Parenthetically, I was in Arizona last weekend, and I gotta say I'm generally impressed with Arizona's efforts to get out the vote.  There are not only a ton of campaign signs -- much more than here in San Diego, at least -- but I also heard and saw tons of billboards, radio advertisements, and other efforts of a nonpartisan nature to encourage people to vote.  Great to see.  Particularly given that not all states see it the same way, and deliberately make it harder to vote as a means of ensuring a particular outcome (since the demographics of who doesn't vote when it's difficult to do so are quite known to the various participants in the state legislative process).

But if Arizona wants to make sure that people mail their ballots themselves, that's up to Arizona.  So holds the Ninth Circuit.

Monday, October 29, 2018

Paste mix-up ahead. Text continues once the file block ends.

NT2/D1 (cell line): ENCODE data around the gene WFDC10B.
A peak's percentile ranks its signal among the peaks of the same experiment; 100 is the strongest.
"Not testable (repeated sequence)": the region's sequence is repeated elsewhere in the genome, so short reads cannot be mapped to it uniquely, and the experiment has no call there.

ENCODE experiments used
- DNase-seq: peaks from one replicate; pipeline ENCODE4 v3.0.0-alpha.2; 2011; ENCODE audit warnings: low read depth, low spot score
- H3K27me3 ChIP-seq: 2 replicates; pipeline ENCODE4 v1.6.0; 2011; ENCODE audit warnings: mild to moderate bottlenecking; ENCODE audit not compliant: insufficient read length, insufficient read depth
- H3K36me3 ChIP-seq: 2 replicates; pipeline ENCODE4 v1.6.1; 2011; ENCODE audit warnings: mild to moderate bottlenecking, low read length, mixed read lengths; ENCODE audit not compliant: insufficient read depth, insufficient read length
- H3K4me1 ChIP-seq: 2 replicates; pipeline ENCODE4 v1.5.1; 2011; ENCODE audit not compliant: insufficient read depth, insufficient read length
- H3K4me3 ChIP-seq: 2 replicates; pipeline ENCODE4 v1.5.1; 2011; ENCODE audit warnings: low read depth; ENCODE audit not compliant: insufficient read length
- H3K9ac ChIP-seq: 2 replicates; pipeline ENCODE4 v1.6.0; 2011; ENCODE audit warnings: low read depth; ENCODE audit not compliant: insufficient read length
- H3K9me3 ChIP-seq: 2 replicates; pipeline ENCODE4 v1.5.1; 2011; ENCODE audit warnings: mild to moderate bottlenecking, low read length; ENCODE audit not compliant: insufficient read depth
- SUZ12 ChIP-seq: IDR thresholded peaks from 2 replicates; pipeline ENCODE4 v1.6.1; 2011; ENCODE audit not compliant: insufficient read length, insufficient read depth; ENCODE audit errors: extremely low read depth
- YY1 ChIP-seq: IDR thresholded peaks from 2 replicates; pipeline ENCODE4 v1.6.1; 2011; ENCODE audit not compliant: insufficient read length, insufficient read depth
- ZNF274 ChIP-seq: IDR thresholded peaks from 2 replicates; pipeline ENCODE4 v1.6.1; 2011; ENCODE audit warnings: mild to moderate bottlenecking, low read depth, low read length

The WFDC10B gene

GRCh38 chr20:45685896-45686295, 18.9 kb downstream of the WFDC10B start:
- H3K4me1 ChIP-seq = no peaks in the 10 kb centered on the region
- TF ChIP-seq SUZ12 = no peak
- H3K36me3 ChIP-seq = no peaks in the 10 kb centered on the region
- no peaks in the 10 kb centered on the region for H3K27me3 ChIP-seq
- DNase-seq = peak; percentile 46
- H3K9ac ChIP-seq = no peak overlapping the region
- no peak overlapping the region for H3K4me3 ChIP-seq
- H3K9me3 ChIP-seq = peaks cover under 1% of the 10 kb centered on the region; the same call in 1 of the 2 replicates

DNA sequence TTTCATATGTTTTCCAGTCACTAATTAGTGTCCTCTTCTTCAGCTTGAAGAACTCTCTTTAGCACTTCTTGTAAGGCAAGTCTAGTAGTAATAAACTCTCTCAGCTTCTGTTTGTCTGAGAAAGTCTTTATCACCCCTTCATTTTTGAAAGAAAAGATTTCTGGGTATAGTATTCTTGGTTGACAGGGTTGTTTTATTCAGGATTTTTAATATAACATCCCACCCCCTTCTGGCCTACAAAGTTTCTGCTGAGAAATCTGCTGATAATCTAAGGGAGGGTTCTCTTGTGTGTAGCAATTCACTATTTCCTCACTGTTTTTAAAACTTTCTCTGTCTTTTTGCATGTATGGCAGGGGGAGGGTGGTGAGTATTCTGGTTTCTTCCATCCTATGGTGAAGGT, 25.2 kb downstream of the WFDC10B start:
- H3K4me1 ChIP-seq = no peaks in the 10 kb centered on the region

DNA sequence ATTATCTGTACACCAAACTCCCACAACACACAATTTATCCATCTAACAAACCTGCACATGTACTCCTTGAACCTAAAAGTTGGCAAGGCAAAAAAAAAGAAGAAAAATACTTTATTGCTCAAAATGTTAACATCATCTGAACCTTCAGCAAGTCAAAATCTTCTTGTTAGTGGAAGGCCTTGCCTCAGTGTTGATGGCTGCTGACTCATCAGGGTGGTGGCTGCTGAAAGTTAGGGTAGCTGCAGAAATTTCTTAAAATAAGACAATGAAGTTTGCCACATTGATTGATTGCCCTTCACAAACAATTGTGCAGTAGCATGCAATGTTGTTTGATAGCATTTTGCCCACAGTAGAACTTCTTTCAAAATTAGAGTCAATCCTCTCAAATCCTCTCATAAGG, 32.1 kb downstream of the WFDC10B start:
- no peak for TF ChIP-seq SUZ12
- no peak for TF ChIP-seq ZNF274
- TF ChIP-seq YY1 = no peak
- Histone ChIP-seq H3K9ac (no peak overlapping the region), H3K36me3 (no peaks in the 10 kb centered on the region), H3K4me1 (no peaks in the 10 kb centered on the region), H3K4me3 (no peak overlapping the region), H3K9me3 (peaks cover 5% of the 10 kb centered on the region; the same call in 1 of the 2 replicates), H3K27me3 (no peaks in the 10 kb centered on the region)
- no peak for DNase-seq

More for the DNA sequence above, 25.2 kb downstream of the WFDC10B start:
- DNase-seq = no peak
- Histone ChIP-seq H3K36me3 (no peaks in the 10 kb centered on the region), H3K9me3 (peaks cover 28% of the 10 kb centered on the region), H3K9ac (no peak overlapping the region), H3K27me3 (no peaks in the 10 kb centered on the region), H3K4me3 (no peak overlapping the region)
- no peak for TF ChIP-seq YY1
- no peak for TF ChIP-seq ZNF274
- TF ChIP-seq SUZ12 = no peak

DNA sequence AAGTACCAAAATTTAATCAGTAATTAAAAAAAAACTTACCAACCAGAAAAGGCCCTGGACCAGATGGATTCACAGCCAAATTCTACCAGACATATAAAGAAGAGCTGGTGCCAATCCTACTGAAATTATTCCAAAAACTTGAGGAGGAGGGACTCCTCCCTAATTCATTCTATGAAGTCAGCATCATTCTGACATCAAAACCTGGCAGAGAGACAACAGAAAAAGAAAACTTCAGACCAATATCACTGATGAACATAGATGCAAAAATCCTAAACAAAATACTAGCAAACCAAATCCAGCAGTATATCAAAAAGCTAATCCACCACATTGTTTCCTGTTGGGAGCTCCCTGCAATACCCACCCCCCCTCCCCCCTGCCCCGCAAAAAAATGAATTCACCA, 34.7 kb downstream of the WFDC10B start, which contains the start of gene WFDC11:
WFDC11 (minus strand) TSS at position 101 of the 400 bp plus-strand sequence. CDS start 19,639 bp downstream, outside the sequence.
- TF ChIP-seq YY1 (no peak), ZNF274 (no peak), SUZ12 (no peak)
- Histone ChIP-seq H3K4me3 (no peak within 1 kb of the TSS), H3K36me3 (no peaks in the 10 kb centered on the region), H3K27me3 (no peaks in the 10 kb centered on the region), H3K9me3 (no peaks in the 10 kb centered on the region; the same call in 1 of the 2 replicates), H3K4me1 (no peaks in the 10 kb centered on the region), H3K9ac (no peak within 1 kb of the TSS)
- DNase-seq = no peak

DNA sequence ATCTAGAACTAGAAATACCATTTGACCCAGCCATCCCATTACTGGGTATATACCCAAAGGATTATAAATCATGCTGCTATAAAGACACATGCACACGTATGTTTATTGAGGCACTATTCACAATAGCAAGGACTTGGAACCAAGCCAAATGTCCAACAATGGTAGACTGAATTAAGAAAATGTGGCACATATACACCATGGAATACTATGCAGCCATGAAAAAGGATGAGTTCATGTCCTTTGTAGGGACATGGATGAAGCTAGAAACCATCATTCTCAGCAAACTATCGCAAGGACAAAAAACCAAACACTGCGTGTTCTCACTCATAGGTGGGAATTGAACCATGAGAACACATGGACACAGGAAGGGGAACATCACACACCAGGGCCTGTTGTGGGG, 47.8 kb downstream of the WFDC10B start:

People v. Henry (Cal. Ct. App. - Oct. 29, 2018)

Usually, when one district in the Court of Appeal expressly disagrees with another district, the resulting split is a good candidate for review by the California Supreme Court.  Particularly when -- as in the present case -- the split involves a fact pattern that's fairly prevalent.

But this may be one of those rare cases when leaving things as they are may well be just fine.

Today's opinion says something that sounds pretty right (to me, at least).  If you do X, and there's a statute that expressly says that doing X is a misdeameanor, then you can't be charged with the more general felony Y -- even if what you did technically counts as a violation of Y.  'Cause the passage of X by the Legislature pretty much convincingly proves that they thought that the right penalty for doing X was to find you guilty of a misdemeanor.